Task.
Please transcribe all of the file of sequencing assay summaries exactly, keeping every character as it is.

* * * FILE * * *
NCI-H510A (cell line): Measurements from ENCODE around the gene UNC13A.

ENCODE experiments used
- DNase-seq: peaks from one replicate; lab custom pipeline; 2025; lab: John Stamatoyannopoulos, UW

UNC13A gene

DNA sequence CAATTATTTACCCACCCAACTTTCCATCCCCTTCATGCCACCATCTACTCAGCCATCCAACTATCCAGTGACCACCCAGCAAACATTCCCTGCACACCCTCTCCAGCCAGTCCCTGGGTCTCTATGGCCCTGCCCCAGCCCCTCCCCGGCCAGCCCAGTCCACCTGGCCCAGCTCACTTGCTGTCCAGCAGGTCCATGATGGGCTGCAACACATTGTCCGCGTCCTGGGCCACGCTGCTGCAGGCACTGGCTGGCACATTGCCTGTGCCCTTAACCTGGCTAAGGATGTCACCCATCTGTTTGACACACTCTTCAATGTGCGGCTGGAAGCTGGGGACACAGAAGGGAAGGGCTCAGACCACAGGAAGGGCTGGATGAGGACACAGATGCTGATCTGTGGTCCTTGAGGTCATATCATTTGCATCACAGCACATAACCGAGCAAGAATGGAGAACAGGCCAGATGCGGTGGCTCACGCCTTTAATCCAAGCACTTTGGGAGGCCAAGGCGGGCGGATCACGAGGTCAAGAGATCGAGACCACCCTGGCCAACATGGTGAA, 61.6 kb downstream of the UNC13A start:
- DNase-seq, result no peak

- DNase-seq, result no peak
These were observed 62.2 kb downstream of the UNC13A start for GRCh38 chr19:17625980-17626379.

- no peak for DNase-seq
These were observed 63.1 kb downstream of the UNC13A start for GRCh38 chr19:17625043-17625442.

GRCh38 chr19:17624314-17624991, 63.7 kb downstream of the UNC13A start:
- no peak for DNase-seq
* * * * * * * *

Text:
NCI-H510A (cell line): Measurements from ENCODE around the gene UNC13A.

ENCODE experiments used
- DNase-seq: peaks from one replicate; lab custom pipeline; 2025; lab: John Stamatoyannopoulos, UW

UNC13A gene

DNA sequence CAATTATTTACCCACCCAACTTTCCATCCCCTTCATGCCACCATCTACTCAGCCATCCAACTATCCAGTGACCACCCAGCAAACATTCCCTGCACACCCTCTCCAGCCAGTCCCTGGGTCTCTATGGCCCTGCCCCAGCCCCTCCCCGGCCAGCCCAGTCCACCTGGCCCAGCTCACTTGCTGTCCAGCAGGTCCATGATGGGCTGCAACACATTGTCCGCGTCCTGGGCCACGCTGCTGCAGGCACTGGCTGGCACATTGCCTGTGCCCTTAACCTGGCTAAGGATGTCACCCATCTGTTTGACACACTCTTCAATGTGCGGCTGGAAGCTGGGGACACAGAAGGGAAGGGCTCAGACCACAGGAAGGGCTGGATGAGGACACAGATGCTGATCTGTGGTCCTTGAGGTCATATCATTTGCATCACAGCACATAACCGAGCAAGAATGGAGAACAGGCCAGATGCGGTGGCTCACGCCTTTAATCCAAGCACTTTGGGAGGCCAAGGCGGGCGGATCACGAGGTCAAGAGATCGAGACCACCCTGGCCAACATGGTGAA, 61.6 kb downstream of the UNC13A start:
- DNase-seq, result no peak

- DNase-seq, result no peak
These were observed 62.2 kb downstream of the UNC13A start for GRCh38 chr19:17625980-17626379.

- no peak for DNase-seq
These were observed 63.1 kb downstream of the UNC13A start for GRCh38 chr19:17625043-17625442.

GRCh38 chr19:17624314-17624991, 63.7 kb downstream of the UNC13A start:
- no peak for DNase-seq